Texas Senior Care and Housing Directory
Texas Senior Care and Housing Directory

Choosing a Geriatric Care Manager

Aging Life Care Professionals

A geriatric care manager, usually a licensed nurse or social worker who specializes in geriatrics, is a sort of "professional relative" who can help you and your family to identify needs and find ways to meet your needs. These specially trained professionals can help find resources to make your daily life easier. 

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A Geriatric Care Manager coordinates care and services to meet the full social, emotional, physical, and healthcare needs of your loved one. Geriatric Care Managers do not specialize in all areas so it is important to find out whether a specific care manager has experience in dealing with your specific needs.

Aging Life Care Professionals® (also known as geriatric care managers) have varied educational and professional backgrounds with a specialized focus on issues associated with aging and disabilities. Through consultation, assessment, care coordination and advocacy, an Aging Life Care Professional works with clients and families to address these challenges.

Making the decision as to which geriatric care manager a family chooses can seem like a daunting task. Such an important role should be carefully thought out, and there are many factors that could influence a senior's decision, or that of his or her loved ones.

Here are some things to keep in mind when choosing a care professional.

  • Credentials. When it comes to selecting a care manager, credentials are just as important as they would be when choosing a doctor. Families will want a GCM who is experienced and knowledgeable, as well as one who holds the right certifications. A crucial factor to check is that the care manager is a certified member of the Aging Life Care Association (ALCA) - not an associate member.
  • Availability. One critical part of senior care is the ability to respond to any potential emergencies in a timely manner. For this reason, it's essential that a family's GCM has an availability that is convenient and matches the needs of the senior. It's likely that the care manager will be involved with most major medical processes, including emergency response, so selecting a GCM who doesn't have around-the-clock availability may not be the best choice.
  • Personal factors. In addition to knowledge, training and specialization, there is a whole other dimension of interpersonal factors that must be considered. A GCM will spend a great deal of time interacting not just with a senior but with his or her family as well, so it's important that there is positive chemistry between all parties involved.

Services Provided by a Care Manager

  • Assess needs to identify problems and eligibility for assistance;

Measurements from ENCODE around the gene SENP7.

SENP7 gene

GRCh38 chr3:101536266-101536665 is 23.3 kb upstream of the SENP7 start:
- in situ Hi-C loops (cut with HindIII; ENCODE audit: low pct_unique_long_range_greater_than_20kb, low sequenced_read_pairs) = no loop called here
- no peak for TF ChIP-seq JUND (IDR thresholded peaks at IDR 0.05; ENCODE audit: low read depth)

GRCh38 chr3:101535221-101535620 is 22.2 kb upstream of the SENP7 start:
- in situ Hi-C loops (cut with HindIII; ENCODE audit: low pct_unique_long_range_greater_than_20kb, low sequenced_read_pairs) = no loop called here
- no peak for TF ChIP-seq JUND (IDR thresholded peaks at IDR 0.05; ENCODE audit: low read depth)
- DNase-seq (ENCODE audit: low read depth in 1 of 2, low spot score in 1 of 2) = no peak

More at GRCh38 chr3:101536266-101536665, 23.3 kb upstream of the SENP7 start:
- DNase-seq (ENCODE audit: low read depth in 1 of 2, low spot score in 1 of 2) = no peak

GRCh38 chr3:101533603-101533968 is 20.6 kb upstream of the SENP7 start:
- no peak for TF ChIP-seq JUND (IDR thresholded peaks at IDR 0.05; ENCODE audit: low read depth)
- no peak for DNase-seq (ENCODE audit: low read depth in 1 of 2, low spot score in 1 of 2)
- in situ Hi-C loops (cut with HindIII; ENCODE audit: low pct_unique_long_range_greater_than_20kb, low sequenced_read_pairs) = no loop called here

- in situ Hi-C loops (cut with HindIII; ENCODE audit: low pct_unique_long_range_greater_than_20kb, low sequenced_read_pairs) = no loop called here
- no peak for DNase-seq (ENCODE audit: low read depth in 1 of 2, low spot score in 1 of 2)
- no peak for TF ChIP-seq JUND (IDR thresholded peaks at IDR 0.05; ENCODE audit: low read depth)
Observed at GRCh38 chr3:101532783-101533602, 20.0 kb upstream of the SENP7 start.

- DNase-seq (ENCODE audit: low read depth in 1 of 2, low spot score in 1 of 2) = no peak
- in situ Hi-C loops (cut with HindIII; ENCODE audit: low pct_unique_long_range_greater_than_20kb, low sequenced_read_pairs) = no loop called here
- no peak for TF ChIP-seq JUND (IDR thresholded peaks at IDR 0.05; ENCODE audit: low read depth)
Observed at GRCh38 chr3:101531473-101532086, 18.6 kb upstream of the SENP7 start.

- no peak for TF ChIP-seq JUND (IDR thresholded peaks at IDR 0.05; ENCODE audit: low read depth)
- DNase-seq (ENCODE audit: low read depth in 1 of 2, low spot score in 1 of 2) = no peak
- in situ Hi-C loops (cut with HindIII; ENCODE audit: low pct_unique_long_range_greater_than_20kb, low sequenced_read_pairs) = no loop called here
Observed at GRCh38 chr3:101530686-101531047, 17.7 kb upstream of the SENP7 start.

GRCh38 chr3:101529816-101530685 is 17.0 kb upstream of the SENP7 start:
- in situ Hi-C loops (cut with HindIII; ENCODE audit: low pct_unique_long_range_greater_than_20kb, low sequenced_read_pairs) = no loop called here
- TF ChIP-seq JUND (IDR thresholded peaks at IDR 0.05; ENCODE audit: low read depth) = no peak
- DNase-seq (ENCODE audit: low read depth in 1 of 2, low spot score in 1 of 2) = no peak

• Screen, arrange, and monitor in-home help or other services;
  • Review financial, legal, or medical issues for wise care choices;
  • Provide telephone support, personal visits and crisis intervention;
  • Coordinate care;
  • Act as a liaison to families at a distance, and local professionals;
  • Assist in establishing parameters to help people determine when it’s time for more services or move to or from a retirement complex, care home, or nursing home;
  • Providing consumer education and advocacy;
  • Offering counseling and support;
  • Serve as a single access point to community resources for seniors;

Costs

Geriatric Care Managers charge clients in a variety of ways, but typically their hourly rates are between $50-$200 / hr. Medicare, Medicaid and health insurance very rarely pay for these costs, long term care insurance might, but most often this is an out-of-pocket cost.

In addition to the convenience and security they provide, Care Managers usually save families money despite being an out-of-pocket cost because their needs assessments align an individual’s present condition with only those services that are necessary at that point in time. This prevents unnecessary fees from home care providers and assisted living residences. Costs Source: www.payingforseniorcare.com

Important Questions to Ask a Care Management Company

It is important for the wise consumer to ask questions.
Some of these include:

  • What are the primary services provided by your agency/business?

  • How many Aging Life Care Professionals are in your agency/business?

  • Is there a fee for the initial consultation and, if so, how much?

  • What are your professional credentials?

  • Are you licensed in your profession?

  • How long have you been providing aging life care or care management services?

  • Are you available for emergencies?

  • Does your company also provide home care services?

  • How do you communicate information?

  • What are your fees? (These should be provided to the consumer/responsible party in writing prior to services starting.)

  • Can you provide me with references?

The answers to your questions will assist you in determining whether that particular Aging Life Care Professional and agency/business has the qualifications important to you for a successful relationship. If you have a specific issue that requires immediate attention, be sure to inform the Aging Life Care Professional of this during the initial conversation.

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DISCLAIMER: Links to other websites or references to products, services or publications do not imply the endorsement or approval of such websites, products, services or publications by Elder Options of Texas. The determination of the need for senior care services and the choice of a facility is an extremely important decision. Please make your own independent investigation.

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